Stock up on foods rich in protein - nuts, fish, eggs - or if you’re a vegetarian - plenty of legumes, beans, cereals, fresh fruits and green vegetables, particularly leafy ones. A diet rich in antioxidants helps provide protection to hair follicles, restoring and encouraging new and healthy growth.
3. Keep your hair moist; it helps
I know you’re short on time to take care of your hair but as I said earlier, it pays. Just like other parts of your body, your hair deserves attention too which you’d only realize when they start falling and are seen strewn all over and around you.
Keeping your hair moist is one remedy that seems to have helped control my hairfall considerably. While applying oil before shampooing is usually advisable, I find leaving a bit of oil on my hair after shampoo more helpful. Yes, it does make the hair look and feel sticky but moist hair is definitely tangle-free and breaks less often (even lesser than hair left dry).
Giving your hair and scalp a regular warm oil massage at least 2-3 times a week sure helps. After shampoo, if you find your hair getting dried up and tangled (particularly in places where the water’s quite bad/hard), applying some amount of oil thereafter helps solve the problem to a large extent.
4. Take care of your hair hygiene too
Shampoo your hair at least once a week; avoid overdoing it though because excessive use of harsh chemicals is only going to add to your hairfall problem. Once a week is generally recommended. Also, try and go in for a shampoo/conditioner that’s gentler on your skin.
Hairfall isn’t always postpartum. There may be other factors at play too.
5. Comb gently with a wide-toothed comb
A wide-toothed comb particularly helps even out tangled and unmanageable hair. Sometimes, using the wrong comb or exerting too much pressure while combing can also result in weakening of hair follicles and excessive breaking of hair. Therefore, try picking a wide-toothed comb that’s generally gentler on all hair types.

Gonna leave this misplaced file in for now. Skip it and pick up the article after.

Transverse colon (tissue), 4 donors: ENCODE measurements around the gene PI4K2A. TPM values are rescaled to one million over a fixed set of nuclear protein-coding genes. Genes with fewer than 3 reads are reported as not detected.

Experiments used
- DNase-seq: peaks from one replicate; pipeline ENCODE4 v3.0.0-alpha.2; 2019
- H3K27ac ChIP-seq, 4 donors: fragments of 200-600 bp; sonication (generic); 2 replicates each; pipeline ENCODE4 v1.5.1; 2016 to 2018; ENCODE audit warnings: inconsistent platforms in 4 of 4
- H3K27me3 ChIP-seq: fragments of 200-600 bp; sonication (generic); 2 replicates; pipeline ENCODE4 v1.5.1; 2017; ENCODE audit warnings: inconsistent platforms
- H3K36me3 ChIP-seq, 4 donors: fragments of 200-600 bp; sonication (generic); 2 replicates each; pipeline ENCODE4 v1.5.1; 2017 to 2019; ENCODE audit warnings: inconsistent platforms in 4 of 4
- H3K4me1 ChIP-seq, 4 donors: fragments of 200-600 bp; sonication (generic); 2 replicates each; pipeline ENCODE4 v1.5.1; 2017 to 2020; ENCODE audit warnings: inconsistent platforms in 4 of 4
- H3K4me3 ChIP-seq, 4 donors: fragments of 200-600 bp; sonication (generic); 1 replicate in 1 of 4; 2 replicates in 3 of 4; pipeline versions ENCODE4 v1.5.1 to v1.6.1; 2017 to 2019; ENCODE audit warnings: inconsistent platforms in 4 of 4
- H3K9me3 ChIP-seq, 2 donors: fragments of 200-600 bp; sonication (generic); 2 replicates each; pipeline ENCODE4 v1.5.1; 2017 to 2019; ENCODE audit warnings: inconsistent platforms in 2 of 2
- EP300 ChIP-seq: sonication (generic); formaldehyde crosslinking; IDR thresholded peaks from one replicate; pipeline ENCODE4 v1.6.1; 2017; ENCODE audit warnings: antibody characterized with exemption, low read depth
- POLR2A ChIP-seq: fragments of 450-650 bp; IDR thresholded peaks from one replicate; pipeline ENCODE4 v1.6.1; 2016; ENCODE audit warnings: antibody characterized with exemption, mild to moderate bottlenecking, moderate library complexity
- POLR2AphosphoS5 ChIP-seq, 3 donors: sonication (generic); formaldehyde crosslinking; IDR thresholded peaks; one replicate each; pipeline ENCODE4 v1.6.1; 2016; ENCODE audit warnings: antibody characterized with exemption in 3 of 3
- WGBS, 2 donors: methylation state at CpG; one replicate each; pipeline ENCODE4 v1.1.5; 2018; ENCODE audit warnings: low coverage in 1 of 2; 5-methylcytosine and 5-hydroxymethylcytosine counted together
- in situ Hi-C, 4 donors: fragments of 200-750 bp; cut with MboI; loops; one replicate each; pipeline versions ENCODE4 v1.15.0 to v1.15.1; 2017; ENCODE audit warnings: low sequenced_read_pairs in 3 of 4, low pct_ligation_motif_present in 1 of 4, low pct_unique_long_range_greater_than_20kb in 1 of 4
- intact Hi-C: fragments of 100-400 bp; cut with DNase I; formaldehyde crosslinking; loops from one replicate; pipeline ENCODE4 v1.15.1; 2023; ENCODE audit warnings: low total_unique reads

6. Wear clutch-clips instead of rubber bands
I noticed that large amounts of my hair would get stuck between all those tight, fancy rubber hands I’d so fondly use to tie up ponytails or buns. Elastic rubber bands end up pulling out hair while removing them and even hurt in the process.
Switching to clutchers, hair clips or barrettes (big clips) proved much more useful. Not only did they look equally stylish but no hair strand would ever get stuck between them! A huge relief.
7. Say no to hair stylers for a while
While you’re battling the hairfall problem, it might be a good idea to take a short (actually welcome) break from hair-styling tools such as blow-dryers, curlers, flat irons, etc. I know women who like to go for permanent straightening because their hair starts thinning and they find any other hair style embarrassing to wear.
However, styling of hair using accessories or harsh chemicals at this time isn’t a good idea because it’d only worsen the quality and life of your hair. Until hairfall is controlled or stops permanently, avoid going in for perms, highlighting, and the like, as well.
Hairfall post delivery is normal; however, it’s natural for women to freak out when it becomes excessive or lasts longer than the expected postpartum phase. I too am still trying to cope up with it every single day; yet, the tips above have sure helped me a great deal. Also, I’d like to tell my mom friends out there that we’ve seen and dealt with a lot since pregnancy and childbirth which made it all worthwhile the day we became a mother. One more hurdle in the path can’t be that unwelcome.
Tried these tips? Found them useful? Please share your experience with this post and let me know by leaving a comment below. Follow me on social media for more such posts. Don’t forget to subscribe to my blog to get regular updates in your inbox.